Expat Jack 2: Radio Free Europe

Expat Jack 2: Radio Free Europe

Here’s the encore of our new staff writer, Expat Jack. Hope you enjoy reading BHB!

Expat Jack 2:

Radio Free Europe

It’s early ‘80s, Lake Allatoona, on the last good day of the year. There’s a battery-powered Panasonic AM/FM mono radio cassette recorder with a broken antenna placed on the center console of a Pro-line fishing boat, struggling to pick up the signal.

The radio is unsteadily churning out the white-noise of the crowd, and the gravely voice of legendary Dawg radio announcer, Larry Munson is barking, and howling praise on the Dawgs as he makes the play-by-play call against some hated orange-colored team, saying something like: “We hand it off to Herschel, there’s a hole….5….10…12, he’s running over people! OH YOU HERSCHEL WALKER!…My God Almighty, he ran right through two men! …They had him dead away inside the 9. He drove right over those orange shirts, just DRIVING and RUNNING with those big thighs. My God, a freshman!”

Larry Munson was our own personal crackling, and popping turntable needle that belted out the greatest hits of the Dooley Dawgs era: hits like, “THERE GOES HERSCHEL, there he goes. HERSCHEL’S GONE! Herschel’s gone”. Or how about, “Hunker down, guys! Hunker it down one more time!”.

Or even this beauty…

“The stadium ROCKS and SWINGS and the Dawgs are at Clemson’s 45 and it’s 23-23. 64, 63, 62 seconds! We’re trying to make something happen. Look at the clock! It’s saying No, No, No! …There’s just no time. But, do you realize that we’re in this thing? …Clock’s stopped with 17 seconds. So, we’ll try to kick one from 100,000 miles. We’re holding it on our own 49-and-a-half. Gonna kick it 60 yards and… a foot-and-a-half, AND BUTLER KICKED A LONG ONE!!! A long one. OH MY GOD! [crowd roars]… The stadium is worse than bonkers. Eleven seconds…I can’t believe what he did. [crowd still roaring] This is ungodly.”

But live streaming killed the legendary radio announcer, right? Those unapologetically biased home team radio broadcasts are now just echoes that have disappeared through the verdant foothills of the Appalachian Mountains. Or have they? Here in Rome, Italy, radio is most often the only reasonable way for me to enjoy a Georgia football game live.

Come September, every Saturday, very late at night (I’m 6 hours ahead over here), I open up the ESPN gamecast—which gives me real time statistics, put on my earphones, and as soon as I hear the white-noise of the crowd, and the voice of the Georgia Bulldogs Radio Network play-by-play man, Scott Howard, and analyst, Eric Zeier, I tell my hometown friends on social media, “I’ve got my ears on!” And, poof! For those few hours, the 5,000 miles between me and my Georgia home vanish.

Unlike my friends back home watching the game on TV, I have both my hands on the keyboard. I’m able to belt out the most sensational play-by-play calls, and game analysis in real time, “Holyfield’s got nothing but room, 20, 15, 10, FIVE, HE DIVES near the PILE-on. Touchdown!!” … “Second down and 8 now. Play fake Fromm, sets up the throw, looks down the middle, nothing there. Pump fake. Throws. HE THREADS THE NEEDLE. It’s caught at the 13!”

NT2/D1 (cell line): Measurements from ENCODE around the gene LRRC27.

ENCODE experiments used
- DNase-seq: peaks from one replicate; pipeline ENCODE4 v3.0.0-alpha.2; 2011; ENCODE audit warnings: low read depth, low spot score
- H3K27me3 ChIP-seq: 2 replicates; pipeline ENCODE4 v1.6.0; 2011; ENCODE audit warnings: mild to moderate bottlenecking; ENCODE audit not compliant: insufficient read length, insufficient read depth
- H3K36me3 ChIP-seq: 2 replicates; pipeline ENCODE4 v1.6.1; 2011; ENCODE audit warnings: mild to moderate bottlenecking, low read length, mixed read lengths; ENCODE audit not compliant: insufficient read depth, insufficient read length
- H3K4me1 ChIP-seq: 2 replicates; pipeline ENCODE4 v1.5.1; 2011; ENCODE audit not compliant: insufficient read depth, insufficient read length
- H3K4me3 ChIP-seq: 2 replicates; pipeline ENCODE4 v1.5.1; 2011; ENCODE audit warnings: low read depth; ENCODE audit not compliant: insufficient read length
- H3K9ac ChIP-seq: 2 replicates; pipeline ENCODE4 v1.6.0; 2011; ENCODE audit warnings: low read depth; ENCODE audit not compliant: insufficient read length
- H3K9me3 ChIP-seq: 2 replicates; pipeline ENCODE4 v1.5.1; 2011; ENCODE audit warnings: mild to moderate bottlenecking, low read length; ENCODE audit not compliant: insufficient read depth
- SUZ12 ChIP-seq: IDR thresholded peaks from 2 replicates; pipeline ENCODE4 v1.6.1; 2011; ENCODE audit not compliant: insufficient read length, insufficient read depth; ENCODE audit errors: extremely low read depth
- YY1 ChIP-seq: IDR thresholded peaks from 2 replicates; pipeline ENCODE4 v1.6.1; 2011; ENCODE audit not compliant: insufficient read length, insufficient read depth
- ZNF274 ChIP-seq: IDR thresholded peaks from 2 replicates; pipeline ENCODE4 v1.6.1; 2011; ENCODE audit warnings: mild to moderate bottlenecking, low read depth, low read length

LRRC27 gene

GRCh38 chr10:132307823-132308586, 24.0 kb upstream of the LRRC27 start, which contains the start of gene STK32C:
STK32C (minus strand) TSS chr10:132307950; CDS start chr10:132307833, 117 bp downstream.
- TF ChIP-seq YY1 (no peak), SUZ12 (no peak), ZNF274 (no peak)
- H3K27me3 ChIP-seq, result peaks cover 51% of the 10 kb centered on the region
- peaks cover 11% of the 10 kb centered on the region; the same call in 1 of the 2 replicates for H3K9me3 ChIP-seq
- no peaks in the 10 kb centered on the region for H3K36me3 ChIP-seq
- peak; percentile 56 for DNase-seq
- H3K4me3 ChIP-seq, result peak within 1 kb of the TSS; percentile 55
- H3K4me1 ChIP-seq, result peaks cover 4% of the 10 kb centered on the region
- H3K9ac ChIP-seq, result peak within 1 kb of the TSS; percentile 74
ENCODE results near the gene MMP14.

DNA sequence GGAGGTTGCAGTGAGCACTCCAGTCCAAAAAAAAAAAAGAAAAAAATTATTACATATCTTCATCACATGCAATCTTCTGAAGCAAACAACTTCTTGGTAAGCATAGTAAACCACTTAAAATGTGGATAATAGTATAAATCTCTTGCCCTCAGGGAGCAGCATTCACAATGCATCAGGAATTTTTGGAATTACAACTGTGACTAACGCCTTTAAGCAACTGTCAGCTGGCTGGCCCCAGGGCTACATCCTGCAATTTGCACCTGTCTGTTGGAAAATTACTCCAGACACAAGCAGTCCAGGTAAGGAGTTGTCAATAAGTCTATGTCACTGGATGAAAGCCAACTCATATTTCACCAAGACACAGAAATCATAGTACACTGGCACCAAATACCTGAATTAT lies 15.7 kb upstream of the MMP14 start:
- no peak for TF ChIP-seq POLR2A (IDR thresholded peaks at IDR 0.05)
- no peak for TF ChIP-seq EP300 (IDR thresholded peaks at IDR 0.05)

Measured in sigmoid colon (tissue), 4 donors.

The game is never too fast for Scott Howard. Whatever energy is on the field, it is directly channeled through his play-by-play. Sometimes, Howard’s call is so frenetic, that when the play ends, he just hands over the microphone to Eric Zeier, “What happened there, Z?”. And then Zeier goes full-on Jeopardy genius of football, from the planet “Former First Team All-American Quarterback and All-Academic,” “Yeah, Great play fake. He really held that football in the belly of his running back for a long time, and just sucked up the defensive backs, forcing them to commit. And as soon as you commit even just a little bit, that’s gonna give a good quarterback a chance.”

In addition to capturing the real time action and energy on the field, and providing analysis that teaches average fans like myself the nuances of the game, between plays and television timeouts, Howard and Zeier carefully craft the personalities, aptitudes, and development of each Georgia player, creating “characters” which over the course of a game, and the season allow for situational drama to unfold.

Unlike the slow pace and rhythm of baseball, which moves in fits and starts, the action of football is driven by the clock, and is usually too fast for us spectators to reasonably identify the situational drama at play, and so it’s only after the fact— in the replay, that we discover the mismatches and skill sets that made the play what it really was, a thing of action and calculation and effort.

Through his craft, Howard artfully constructs the situational drama that is available, and allows us to anticipate what we hope will happen before it happens,

“Dawgs on the 25. Going to the I-formation, Chubb is the tailback, Payne is the fullback, everybody’s in tight between the hashmarks, moving to the right, toss sweep to Chubb to the left. Chubb looking for room. He’s got a block to the corner. Across the 30, 35 to the 40 breaks a tackle to the 45. STILL DRIVING all the way across midfield. Twenty-five yards for Nick Chubb on the far side of the field.”

They say a picture is worth a thousand words, but it’s difficult to imagine that a spectator like myself could identify all the moving parts that Howard describes in real time in the play-by-play above, just watching the game on TV with a given, vanilla “face-for-television” announcer. So, from my perspective (again, y’all, I’m 5,000 miles away), Scott Howard and Zeier are already super epic radio legends.

Every week, they bring to life the story and drama of the Smart Dawg era.

Editor’s Note: This is so dope!

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